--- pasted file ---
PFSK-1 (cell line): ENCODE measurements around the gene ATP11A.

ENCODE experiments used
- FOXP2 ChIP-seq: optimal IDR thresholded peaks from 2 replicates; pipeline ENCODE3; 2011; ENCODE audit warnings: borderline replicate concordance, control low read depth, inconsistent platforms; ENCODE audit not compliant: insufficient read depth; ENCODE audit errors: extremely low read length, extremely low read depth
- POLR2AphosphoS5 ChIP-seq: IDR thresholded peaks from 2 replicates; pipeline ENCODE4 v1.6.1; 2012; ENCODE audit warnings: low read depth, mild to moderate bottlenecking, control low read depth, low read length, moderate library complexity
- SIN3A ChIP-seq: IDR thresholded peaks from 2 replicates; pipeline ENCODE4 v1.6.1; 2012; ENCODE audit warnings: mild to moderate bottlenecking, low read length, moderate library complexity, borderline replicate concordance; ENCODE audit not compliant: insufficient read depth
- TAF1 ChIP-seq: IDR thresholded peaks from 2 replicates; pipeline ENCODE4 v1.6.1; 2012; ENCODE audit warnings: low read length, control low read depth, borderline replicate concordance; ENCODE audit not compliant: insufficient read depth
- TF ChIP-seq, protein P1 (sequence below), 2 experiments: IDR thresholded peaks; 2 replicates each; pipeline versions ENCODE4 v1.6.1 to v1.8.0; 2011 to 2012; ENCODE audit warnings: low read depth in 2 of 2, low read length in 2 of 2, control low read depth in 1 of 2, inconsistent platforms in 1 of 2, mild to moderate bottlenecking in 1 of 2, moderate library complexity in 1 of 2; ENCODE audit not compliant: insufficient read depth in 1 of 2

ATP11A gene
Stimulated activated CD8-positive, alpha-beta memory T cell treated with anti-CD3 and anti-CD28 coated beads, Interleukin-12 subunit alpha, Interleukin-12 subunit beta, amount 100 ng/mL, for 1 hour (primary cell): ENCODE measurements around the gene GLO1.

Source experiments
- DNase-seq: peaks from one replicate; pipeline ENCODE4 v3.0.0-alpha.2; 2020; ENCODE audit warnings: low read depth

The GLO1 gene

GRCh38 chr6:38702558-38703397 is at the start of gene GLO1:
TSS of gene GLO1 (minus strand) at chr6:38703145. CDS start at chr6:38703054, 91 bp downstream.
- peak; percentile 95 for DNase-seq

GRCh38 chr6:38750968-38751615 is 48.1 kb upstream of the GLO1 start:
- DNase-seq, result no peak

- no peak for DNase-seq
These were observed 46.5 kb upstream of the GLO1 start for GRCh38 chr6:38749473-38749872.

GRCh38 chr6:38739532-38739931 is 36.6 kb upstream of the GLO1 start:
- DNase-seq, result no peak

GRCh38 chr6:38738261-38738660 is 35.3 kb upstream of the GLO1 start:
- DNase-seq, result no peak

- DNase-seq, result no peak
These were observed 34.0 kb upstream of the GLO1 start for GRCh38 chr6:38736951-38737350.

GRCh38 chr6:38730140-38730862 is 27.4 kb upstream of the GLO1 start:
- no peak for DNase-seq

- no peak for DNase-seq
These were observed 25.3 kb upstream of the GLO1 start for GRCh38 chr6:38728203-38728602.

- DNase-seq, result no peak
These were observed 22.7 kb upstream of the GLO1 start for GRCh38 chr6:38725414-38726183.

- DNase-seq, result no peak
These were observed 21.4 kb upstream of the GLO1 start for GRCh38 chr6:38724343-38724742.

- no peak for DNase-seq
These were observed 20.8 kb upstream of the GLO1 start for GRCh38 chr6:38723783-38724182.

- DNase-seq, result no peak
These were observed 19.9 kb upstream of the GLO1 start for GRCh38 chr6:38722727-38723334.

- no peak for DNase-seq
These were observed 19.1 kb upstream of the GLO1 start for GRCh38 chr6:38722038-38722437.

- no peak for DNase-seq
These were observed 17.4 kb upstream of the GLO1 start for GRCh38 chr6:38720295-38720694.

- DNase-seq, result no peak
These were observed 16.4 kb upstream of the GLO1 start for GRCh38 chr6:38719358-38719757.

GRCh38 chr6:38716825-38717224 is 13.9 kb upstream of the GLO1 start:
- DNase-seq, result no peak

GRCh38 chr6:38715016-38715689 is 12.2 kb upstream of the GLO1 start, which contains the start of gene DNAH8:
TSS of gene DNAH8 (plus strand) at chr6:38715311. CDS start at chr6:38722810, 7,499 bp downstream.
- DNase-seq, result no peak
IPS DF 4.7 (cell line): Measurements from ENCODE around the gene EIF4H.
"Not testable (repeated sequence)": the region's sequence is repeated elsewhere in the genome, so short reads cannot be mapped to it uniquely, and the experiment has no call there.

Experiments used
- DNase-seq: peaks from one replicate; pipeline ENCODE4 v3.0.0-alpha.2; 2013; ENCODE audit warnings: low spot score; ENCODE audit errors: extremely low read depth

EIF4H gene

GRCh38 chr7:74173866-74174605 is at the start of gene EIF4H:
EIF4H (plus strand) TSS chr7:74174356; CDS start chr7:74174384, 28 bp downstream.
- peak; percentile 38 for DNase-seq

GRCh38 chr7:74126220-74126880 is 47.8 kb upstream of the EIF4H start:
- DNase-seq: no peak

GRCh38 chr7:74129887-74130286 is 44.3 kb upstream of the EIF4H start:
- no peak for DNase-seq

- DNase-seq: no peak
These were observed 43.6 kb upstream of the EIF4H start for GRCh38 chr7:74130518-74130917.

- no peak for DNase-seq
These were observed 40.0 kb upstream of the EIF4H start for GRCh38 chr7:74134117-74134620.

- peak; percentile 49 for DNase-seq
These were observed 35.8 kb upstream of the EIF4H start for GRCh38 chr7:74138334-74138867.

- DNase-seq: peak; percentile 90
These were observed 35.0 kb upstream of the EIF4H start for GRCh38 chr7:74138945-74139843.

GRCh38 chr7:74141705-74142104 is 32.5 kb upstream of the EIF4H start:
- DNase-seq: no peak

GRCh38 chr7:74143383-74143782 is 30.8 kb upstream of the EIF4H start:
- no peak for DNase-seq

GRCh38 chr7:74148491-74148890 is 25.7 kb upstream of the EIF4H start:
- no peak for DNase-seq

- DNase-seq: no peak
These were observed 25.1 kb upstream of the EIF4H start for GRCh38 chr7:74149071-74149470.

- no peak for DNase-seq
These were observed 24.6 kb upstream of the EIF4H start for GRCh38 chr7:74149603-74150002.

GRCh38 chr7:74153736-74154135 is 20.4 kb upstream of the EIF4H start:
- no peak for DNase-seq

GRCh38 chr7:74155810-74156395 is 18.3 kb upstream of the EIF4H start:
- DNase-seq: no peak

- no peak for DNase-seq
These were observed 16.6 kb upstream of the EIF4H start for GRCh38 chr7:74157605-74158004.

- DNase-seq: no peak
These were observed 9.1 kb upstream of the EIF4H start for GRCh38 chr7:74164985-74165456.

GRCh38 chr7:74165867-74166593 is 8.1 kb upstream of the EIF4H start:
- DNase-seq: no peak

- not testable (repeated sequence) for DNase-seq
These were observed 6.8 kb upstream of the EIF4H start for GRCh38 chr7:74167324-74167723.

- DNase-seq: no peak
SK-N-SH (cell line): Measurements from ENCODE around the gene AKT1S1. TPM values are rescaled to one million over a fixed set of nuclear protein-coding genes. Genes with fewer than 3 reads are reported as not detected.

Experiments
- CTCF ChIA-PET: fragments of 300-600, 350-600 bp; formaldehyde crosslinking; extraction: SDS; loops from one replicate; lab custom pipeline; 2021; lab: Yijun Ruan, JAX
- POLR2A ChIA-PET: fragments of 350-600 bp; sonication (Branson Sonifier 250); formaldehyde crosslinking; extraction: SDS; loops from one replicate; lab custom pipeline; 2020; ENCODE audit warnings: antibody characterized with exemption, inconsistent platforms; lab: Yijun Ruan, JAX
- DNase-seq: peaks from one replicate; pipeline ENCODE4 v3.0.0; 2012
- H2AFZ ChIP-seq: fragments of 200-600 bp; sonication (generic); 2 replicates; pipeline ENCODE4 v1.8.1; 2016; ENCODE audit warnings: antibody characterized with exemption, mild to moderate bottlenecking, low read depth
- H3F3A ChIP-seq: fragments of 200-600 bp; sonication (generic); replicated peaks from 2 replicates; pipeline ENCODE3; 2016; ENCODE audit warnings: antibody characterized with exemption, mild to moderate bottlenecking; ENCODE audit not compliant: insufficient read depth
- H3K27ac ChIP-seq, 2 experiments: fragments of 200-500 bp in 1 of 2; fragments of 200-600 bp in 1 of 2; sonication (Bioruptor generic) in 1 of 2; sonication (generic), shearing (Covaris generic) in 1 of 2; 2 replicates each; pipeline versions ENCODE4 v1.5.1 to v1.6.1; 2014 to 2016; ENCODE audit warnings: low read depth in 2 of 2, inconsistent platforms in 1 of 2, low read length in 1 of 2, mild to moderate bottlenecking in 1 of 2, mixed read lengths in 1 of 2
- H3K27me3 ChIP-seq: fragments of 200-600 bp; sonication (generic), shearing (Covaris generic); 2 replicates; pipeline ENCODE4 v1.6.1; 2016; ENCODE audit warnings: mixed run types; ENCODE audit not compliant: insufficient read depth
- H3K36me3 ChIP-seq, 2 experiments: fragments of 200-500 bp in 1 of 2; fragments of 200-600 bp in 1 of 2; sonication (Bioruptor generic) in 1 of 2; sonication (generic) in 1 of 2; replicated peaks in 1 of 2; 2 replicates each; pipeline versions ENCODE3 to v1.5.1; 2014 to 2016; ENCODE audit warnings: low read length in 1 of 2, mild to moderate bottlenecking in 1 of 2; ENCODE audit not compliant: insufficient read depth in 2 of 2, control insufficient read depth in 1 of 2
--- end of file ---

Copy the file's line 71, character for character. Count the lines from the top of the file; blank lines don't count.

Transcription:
GRCh38 chr7:74143383-74143782 is 30.8 kb upstream of the EIF4H start: